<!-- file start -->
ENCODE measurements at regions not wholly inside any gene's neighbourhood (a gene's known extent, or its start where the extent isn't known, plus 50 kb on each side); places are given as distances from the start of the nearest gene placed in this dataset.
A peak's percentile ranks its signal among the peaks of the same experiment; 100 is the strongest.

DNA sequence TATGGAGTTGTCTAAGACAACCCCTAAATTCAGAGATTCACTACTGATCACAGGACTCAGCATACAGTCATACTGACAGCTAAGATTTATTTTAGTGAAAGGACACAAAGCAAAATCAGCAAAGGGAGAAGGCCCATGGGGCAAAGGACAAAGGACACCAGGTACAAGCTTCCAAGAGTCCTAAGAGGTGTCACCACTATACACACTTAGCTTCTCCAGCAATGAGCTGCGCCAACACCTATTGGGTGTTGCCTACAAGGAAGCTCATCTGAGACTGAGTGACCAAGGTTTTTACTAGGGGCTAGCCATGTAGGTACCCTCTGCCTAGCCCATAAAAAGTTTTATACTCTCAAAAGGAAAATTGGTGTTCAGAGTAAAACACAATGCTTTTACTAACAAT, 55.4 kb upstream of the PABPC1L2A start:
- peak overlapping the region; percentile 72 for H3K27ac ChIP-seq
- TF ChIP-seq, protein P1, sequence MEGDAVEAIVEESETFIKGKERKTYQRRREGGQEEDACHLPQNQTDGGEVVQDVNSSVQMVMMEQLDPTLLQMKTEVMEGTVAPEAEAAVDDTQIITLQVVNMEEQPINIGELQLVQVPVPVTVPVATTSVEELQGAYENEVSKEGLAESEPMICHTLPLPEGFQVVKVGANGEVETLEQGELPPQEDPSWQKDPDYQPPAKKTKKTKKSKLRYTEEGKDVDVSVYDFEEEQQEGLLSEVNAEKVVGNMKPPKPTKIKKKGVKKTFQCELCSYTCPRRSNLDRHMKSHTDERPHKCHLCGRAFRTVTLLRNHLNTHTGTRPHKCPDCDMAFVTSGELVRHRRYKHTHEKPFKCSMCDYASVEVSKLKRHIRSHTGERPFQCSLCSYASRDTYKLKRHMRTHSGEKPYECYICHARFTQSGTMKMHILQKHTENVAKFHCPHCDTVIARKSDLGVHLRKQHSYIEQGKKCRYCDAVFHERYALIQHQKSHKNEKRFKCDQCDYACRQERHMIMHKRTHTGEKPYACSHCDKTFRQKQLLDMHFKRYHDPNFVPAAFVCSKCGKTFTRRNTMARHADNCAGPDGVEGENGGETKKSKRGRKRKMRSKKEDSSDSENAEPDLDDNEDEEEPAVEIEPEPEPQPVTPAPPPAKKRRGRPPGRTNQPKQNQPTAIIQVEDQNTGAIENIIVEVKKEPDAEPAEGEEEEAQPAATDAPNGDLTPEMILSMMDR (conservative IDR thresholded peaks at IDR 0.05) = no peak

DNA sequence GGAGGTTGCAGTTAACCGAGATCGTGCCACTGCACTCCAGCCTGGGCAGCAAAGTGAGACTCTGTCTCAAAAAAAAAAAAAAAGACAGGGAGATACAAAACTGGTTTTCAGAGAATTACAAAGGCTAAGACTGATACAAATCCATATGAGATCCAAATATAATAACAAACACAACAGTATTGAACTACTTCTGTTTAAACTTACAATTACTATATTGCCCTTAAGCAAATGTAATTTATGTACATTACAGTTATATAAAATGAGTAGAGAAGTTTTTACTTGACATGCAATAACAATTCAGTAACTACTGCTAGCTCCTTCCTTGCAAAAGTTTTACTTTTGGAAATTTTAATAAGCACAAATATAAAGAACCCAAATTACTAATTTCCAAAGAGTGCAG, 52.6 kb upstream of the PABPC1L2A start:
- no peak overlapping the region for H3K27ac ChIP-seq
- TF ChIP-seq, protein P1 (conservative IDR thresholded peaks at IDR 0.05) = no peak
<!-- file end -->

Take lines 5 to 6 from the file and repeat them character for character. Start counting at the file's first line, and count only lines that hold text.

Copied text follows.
- TF ChIP-seq, protein P1, sequence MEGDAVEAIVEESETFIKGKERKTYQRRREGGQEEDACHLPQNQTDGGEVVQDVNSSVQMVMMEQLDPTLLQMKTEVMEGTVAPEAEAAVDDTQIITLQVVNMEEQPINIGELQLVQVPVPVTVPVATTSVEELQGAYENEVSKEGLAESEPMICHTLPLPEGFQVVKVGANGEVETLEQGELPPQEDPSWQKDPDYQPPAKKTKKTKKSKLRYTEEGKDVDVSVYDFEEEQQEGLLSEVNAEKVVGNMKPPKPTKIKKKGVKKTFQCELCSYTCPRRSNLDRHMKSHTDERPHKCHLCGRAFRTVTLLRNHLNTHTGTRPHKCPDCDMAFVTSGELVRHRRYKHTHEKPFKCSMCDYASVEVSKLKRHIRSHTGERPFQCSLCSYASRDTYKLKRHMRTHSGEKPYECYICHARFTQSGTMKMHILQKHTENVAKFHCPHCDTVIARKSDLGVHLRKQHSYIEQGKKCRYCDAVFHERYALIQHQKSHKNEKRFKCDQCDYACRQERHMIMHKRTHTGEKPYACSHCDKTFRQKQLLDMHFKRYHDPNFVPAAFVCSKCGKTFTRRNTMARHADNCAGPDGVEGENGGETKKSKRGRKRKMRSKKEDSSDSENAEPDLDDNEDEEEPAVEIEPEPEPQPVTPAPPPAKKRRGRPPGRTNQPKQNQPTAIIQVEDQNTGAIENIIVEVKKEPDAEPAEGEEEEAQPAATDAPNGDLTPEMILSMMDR (conservative IDR thresholded peaks at IDR 0.05) = no peak

DNA sequence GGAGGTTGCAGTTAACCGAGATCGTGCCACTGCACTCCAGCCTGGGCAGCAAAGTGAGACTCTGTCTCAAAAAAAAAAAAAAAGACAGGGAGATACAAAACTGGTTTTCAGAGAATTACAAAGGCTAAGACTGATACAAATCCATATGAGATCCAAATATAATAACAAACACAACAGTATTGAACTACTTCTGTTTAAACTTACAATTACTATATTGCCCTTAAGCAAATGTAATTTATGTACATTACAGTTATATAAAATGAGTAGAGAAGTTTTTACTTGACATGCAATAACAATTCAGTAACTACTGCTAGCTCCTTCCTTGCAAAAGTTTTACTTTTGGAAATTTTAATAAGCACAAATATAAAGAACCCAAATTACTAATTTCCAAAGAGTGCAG, 52.6 kb upstream of the PABPC1L2A start: